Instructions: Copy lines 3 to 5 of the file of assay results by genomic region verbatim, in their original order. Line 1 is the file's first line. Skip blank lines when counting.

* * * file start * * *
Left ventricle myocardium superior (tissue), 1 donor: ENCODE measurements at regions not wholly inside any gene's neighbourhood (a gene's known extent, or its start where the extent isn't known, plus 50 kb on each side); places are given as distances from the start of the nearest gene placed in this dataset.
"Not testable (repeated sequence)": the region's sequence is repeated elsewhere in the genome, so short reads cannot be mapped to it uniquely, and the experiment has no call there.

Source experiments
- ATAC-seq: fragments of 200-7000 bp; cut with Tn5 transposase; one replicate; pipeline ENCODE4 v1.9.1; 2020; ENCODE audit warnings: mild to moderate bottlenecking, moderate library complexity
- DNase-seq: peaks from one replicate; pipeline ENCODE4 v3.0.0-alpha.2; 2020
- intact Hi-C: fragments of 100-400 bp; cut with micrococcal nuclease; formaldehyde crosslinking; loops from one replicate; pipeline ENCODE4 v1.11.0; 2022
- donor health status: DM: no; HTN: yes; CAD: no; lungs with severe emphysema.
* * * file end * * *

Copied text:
Source experiments
- ATAC-seq: fragments of 200-7000 bp; cut with Tn5 transposase; one replicate; pipeline ENCODE4 v1.9.1; 2020; ENCODE audit warnings: mild to moderate bottlenecking, moderate library complexity
- DNase-seq: peaks from one replicate; pipeline ENCODE4 v3.0.0-alpha.2; 2020